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In [15],[16] Kreisel introduced the nocounterexample interpretation (n.c.i.) of Peano arithmetic. In particular he proved, using a complicated "substitution method (due to W. Ackermann), that for every theorem A (A prenex) of firstorder Peano arithmetic PA one can find ordinal recursive functionals \Phi A of order type ! " 0 which realize the Herbrand normal form A of A. Subsequently more
Intuitionistic Choice and Classical Logic
 Arch. Math. Logic
, 1997
"... this paper we show how to combine the unrestricted countable choice, induction on infinite wellfounded trees and restricted classical logic in a constructively given model. For readers faniliar with intuitionistic systems [14], we may succinctly describe the theory we interpret as follows. Expand t ..."
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Cited by 16 (4 self)
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this paper we show how to combine the unrestricted countable choice, induction on infinite wellfounded trees and restricted classical logic in a constructively given model. For readers faniliar with intuitionistic systems [14], we may succinctly describe the theory we interpret as follows. Expand the extensional version of HA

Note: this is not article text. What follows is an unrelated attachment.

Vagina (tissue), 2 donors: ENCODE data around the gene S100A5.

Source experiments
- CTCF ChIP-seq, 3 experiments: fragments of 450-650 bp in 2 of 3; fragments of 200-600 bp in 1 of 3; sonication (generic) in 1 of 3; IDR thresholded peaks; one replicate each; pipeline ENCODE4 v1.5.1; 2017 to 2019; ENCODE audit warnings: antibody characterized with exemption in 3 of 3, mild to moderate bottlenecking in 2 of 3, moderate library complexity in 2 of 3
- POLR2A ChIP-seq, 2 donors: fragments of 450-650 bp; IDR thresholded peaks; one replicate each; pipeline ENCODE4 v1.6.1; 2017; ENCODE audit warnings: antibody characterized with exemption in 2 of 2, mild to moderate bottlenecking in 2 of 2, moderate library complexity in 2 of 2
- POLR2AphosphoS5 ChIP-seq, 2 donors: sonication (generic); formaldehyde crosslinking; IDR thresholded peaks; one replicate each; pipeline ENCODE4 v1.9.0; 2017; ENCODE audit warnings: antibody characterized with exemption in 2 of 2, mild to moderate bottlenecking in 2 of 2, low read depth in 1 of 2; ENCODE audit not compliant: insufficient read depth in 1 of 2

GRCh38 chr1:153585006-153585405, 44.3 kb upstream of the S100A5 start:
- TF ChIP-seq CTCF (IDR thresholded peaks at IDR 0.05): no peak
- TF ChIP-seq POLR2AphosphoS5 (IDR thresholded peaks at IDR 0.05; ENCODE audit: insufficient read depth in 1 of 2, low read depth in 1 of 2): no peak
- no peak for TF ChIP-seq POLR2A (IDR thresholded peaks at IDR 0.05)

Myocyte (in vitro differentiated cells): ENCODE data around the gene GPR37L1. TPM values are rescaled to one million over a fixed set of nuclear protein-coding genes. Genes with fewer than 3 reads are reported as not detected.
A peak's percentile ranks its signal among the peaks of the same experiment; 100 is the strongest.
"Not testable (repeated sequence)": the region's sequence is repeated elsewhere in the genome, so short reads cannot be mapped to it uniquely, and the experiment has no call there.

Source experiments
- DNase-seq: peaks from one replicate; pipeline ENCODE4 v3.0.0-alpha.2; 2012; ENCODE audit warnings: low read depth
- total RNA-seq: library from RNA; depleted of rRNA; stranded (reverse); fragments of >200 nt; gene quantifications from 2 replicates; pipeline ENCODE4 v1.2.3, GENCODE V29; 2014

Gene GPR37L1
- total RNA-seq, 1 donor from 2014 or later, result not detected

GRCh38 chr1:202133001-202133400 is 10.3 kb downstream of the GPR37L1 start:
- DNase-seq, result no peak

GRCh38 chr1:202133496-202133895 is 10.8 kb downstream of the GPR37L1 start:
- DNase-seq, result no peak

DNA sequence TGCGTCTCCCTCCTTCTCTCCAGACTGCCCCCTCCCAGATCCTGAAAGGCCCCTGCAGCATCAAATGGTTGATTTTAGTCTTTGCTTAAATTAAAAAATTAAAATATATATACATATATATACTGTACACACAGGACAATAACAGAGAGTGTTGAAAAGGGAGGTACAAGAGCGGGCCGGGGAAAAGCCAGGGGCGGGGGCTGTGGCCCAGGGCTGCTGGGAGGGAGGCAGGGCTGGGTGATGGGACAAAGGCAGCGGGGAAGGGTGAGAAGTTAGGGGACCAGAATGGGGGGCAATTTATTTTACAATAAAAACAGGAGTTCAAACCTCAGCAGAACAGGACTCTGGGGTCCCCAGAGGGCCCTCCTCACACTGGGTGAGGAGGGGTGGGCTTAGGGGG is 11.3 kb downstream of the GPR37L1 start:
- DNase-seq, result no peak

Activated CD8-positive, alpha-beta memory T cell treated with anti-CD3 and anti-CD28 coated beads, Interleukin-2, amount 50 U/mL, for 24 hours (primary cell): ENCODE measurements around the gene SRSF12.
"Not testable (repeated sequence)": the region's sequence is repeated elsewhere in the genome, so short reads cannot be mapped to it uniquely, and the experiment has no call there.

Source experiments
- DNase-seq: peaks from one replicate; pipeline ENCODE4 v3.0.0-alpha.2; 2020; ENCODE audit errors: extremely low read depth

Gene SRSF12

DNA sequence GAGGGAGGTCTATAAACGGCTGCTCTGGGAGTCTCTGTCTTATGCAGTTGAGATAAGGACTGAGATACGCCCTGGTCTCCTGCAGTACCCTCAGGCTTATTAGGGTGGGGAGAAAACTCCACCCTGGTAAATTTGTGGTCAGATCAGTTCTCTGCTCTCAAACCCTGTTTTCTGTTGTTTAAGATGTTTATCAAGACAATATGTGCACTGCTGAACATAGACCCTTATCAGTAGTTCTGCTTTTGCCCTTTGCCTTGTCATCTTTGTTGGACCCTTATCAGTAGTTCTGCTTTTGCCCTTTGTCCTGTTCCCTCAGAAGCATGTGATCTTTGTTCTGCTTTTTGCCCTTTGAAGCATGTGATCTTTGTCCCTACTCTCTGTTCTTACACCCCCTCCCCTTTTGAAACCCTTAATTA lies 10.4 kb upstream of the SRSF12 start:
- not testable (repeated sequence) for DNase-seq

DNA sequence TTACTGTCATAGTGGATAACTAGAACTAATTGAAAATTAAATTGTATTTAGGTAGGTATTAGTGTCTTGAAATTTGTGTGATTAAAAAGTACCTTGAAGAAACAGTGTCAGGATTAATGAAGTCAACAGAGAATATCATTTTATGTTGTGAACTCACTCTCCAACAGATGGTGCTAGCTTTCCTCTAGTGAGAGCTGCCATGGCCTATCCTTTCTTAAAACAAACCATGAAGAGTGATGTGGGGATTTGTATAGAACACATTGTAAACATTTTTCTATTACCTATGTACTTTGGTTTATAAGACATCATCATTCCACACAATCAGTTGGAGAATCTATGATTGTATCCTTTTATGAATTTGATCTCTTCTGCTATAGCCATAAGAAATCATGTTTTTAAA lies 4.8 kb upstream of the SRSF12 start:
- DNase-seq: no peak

Elimination of Skolem functions for monotone formulas in analysis
 ARCHIVE FOR MATHEMATICAL LOGIC
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Foundational and mathematical uses of higher types
 REFLECTIONS ON THE FOUNDATIONS OF MATHEMATICS: ESSAY IN HONOR OF SOLOMON FEFERMAN
, 1999
"... In this paper we develop mathematically strong systems of analysis in higher types which, nevertheless, are prooftheoretically weak, i.e. conservative over elementary resp. primitive recursive arithmetic. These systems are based on noncollapsing hierarchies ( n WKL+ ; n WKL+ ) of principles ..."
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Cited by 11 (4 self)
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In this paper we develop mathematically strong systems of analysis in higher types which, nevertheless, are prooftheoretically weak, i.e. conservative over elementary resp. primitive recursive arithmetic. These systems are based on noncollapsing hierarchies ( n WKL+ ; n WKL+ ) of principles which generalize (and for n = 0 coincide with) the socalled `weak' König's lemma WKL (which has been studied extensively in the context of second order arithmetic) to logically more complex tree predicates. Whereas the second order context used in the program of reverse mathematics requires an encoding of higher analytical concepts like continuous functions F : X ! Y between Polish spaces X;Y , the more exible language of our systems allows to treat such objects directly. This is of relevance as the encoding of F used in reverse mathematics tacitly yields a constructively enriched notion of continuous functions which e.g. for F : IN ! IN can be seen (in our higher order context)
A ModelTheoretic Approach to Ordinal Analysis
 Bulletin of Symbolic Logic
, 1997
"... . We describe a modeltheoretic approach to ordinal analysis via the finite combinatorial notion of an #large set of natural numbers. In contrast to syntactic approaches that use cut elimination, this approach involves constructing finite sets of numbers with combinatorial properties that, in no ..."
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Cited by 11 (3 self)